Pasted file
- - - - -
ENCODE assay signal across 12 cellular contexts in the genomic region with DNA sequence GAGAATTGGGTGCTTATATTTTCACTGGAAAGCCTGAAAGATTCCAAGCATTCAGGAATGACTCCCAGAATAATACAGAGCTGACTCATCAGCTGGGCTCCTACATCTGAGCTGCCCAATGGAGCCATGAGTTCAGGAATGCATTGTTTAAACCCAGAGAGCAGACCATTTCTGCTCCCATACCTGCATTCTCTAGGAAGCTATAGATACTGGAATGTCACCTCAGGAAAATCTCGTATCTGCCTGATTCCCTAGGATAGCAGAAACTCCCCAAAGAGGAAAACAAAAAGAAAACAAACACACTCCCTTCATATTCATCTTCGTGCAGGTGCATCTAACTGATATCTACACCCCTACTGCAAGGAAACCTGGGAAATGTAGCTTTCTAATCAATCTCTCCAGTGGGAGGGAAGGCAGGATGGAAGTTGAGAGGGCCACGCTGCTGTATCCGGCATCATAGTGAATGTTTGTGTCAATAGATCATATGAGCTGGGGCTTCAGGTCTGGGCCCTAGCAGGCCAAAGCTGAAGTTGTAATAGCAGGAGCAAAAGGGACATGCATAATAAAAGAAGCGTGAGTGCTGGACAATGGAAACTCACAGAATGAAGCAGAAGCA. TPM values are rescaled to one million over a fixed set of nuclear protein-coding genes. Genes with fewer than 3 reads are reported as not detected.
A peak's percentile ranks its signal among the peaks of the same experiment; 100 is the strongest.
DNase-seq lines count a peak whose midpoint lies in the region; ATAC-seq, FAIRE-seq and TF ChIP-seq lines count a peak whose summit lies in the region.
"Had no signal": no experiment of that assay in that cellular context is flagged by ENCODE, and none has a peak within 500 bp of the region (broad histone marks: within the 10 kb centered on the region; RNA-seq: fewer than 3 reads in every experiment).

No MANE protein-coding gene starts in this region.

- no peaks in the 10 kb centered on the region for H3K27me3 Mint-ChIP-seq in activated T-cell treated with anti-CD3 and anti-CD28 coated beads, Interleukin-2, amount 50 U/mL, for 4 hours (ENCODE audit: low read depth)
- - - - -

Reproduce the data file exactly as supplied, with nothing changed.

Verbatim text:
ENCODE assay signal across 12 cellular contexts in the genomic region with DNA sequence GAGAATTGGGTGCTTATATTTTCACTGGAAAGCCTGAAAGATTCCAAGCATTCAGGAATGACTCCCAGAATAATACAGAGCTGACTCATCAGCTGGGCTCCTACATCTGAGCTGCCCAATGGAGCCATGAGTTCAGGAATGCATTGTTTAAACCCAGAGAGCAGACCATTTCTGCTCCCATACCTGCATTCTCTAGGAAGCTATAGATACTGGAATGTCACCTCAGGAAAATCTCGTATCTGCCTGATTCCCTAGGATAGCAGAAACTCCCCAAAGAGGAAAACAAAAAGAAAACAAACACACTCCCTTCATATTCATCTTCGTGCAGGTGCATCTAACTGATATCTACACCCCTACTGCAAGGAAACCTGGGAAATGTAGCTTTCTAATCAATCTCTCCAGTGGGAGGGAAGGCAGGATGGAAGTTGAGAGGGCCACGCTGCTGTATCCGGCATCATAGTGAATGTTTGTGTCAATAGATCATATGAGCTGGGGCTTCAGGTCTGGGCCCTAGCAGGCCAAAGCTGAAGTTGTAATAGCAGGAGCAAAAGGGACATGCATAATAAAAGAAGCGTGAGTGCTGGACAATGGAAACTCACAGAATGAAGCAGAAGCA. TPM values are rescaled to one million over a fixed set of nuclear protein-coding genes. Genes with fewer than 3 reads are reported as not detected.
A peak's percentile ranks its signal among the peaks of the same experiment; 100 is the strongest.
DNase-seq lines count a peak whose midpoint lies in the region; ATAC-seq, FAIRE-seq and TF ChIP-seq lines count a peak whose summit lies in the region.
"Had no signal": no experiment of that assay in that cellular context is flagged by ENCODE, and none has a peak within 500 bp of the region (broad histone marks: within the 10 kb centered on the region; RNA-seq: fewer than 3 reads in every experiment).

No MANE protein-coding gene starts in this region.

- no peaks in the 10 kb centered on the region for H3K27me3 Mint-ChIP-seq in activated T-cell treated with anti-CD3 and anti-CD28 coated beads, Interleukin-2, amount 50 U/mL, for 4 hours (ENCODE audit: low read depth)